Let's simplify using presenters in Rails.
gem "frosting" to your Gemfile and run
You have a
Post model. You're a good lil' rabbit, and it only contains methods concerned with its persistence.
So where do you put presentation-specific logic?
The view, right? Nah, man. You should probably use a presenter.
Let's say we're in
PostsController#show and you want to implement some sort of presentation logic. How about we're color coding based on the age of the post.
present @post from your controller (and its class is
Post), frosting will look for
Presenters::Post (defined in
/models/presenters/post.rb presumably). Here's what that could look like:
module Presenters class Post < Frosting::BasePresenter def color old? ? 'red' : 'green' end end end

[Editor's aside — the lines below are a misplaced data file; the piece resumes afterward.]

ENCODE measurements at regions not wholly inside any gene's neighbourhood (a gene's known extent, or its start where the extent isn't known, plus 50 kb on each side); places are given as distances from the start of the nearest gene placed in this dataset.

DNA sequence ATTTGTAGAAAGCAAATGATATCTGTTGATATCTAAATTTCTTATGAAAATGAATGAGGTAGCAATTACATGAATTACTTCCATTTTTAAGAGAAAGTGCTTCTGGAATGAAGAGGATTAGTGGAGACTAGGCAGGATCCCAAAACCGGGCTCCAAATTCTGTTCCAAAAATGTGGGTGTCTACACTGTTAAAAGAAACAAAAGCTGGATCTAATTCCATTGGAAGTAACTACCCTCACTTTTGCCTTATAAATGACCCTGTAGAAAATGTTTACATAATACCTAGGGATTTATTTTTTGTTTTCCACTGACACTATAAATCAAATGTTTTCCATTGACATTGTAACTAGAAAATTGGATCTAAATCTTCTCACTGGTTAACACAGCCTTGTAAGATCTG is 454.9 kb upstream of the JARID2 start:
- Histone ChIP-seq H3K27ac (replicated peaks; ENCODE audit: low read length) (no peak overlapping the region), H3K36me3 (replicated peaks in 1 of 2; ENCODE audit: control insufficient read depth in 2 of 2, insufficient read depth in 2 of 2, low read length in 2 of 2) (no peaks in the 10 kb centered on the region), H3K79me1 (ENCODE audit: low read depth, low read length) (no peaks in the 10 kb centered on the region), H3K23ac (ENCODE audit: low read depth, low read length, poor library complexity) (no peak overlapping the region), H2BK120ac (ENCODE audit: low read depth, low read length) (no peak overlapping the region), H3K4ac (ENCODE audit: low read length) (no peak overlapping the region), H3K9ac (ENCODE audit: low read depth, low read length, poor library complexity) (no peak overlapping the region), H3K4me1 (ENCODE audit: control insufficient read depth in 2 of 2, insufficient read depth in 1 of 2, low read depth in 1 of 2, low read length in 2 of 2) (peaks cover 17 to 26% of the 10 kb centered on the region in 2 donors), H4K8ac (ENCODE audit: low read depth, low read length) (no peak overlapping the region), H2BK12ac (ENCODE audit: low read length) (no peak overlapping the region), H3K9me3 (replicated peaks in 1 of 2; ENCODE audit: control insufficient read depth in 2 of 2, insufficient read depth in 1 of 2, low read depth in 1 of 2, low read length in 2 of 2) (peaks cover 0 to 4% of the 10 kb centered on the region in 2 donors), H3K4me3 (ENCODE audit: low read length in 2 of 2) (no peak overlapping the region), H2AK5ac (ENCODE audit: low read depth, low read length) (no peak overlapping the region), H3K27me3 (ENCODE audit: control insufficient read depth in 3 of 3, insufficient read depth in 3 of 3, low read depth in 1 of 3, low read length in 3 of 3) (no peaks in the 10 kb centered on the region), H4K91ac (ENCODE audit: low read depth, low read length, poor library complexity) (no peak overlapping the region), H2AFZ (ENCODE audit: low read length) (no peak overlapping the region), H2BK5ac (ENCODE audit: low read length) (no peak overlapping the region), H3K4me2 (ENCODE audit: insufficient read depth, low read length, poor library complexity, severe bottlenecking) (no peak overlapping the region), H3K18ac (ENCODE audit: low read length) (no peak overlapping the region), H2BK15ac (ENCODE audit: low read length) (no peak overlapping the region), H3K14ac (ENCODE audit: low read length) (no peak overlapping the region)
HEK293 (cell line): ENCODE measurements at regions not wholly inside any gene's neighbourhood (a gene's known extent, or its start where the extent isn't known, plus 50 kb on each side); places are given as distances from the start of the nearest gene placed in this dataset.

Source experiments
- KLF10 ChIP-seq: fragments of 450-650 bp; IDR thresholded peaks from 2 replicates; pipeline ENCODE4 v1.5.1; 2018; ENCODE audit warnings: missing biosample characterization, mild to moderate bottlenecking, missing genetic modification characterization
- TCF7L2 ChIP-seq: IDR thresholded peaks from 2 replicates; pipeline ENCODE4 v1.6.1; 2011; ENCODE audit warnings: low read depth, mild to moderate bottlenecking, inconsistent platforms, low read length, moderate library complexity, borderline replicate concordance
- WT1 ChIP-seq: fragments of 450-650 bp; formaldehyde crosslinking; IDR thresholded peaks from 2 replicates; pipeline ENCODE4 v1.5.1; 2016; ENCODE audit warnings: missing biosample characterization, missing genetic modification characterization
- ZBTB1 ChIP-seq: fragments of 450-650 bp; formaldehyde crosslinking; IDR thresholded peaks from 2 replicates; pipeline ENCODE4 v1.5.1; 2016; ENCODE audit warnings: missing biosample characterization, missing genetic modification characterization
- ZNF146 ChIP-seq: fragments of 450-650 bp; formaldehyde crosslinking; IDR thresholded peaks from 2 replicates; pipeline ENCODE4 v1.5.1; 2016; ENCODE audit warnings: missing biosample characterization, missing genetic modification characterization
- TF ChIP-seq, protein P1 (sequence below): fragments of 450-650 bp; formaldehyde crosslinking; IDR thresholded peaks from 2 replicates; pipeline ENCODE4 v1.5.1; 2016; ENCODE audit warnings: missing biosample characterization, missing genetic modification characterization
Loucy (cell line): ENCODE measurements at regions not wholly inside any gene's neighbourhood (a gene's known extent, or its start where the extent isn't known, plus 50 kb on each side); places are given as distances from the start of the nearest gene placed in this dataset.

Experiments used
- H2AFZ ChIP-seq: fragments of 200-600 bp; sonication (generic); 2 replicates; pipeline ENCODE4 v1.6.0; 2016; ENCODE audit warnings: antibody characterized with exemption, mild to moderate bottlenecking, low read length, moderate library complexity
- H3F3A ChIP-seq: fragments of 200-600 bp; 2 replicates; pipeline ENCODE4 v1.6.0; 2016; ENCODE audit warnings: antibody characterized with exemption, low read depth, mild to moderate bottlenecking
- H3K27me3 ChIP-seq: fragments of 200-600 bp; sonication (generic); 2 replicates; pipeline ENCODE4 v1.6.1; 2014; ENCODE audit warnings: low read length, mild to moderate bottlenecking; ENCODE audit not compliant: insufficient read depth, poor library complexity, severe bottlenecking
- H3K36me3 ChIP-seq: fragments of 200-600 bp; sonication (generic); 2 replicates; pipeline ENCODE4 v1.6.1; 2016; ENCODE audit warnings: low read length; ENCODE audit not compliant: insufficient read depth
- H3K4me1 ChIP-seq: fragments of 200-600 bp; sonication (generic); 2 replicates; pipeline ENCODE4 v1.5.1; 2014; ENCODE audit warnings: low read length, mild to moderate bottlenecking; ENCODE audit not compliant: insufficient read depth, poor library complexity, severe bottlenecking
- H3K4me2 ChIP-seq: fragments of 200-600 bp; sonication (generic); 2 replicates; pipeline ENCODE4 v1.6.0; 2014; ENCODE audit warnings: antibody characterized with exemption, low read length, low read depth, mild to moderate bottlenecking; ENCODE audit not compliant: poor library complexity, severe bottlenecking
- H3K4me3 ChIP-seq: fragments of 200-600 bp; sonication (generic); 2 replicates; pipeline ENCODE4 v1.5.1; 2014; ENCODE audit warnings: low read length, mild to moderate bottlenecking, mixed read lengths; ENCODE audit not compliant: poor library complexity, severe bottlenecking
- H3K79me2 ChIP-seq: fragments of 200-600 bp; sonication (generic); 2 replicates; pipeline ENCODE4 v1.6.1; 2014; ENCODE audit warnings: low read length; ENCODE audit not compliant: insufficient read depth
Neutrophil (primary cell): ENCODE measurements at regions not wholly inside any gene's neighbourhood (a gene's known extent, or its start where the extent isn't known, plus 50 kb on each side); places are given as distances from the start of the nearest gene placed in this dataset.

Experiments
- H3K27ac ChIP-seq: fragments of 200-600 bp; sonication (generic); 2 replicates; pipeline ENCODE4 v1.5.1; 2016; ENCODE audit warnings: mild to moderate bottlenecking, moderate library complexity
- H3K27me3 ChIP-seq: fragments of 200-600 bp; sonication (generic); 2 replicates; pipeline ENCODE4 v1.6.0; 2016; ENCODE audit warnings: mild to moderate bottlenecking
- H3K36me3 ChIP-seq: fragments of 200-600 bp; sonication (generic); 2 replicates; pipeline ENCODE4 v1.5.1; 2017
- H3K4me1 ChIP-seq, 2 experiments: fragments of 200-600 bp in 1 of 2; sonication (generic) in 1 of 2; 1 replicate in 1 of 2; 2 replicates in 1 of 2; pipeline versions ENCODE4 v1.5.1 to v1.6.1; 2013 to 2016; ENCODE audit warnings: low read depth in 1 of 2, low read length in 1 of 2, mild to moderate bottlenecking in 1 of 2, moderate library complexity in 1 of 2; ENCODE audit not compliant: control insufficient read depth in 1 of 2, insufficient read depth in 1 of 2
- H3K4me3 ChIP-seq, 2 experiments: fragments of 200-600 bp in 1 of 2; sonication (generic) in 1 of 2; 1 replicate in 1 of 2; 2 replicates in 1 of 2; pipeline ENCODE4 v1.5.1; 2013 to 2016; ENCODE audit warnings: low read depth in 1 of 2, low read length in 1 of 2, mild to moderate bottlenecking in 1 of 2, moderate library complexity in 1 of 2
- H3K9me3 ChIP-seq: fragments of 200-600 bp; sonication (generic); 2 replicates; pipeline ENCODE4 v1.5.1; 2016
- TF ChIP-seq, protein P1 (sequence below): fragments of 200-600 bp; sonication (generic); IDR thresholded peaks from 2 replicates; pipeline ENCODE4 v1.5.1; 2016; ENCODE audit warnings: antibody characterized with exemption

#old? in your model because it's not a presentation concern. Good job.
Frosting::BasePresenter delegates to the resource you're presenting, and it also has access to the view context. It doesn't delegate anything by default, but you can delegate things like
content_tag if it makes your life easier. You should probably make your own base presenter that inherits from frosting's base. It's your life, and you should do what you want to.
You can also call
present_collection @posts should you be dealing with a collection of posts and want them all to be presented.
As an additional trick, if you find yourself writing code like:
def user present super(), context: @context end
in order to have your presented
Post return a presenter for the associated
User, then you can save some typing with:
presents_super method accepts options, so you can specify a presenter:
presents_super :user, presenter: SomeCustomPresenter
You can also use
presents_super for collections, by passing the
presents_super :users, collection: true
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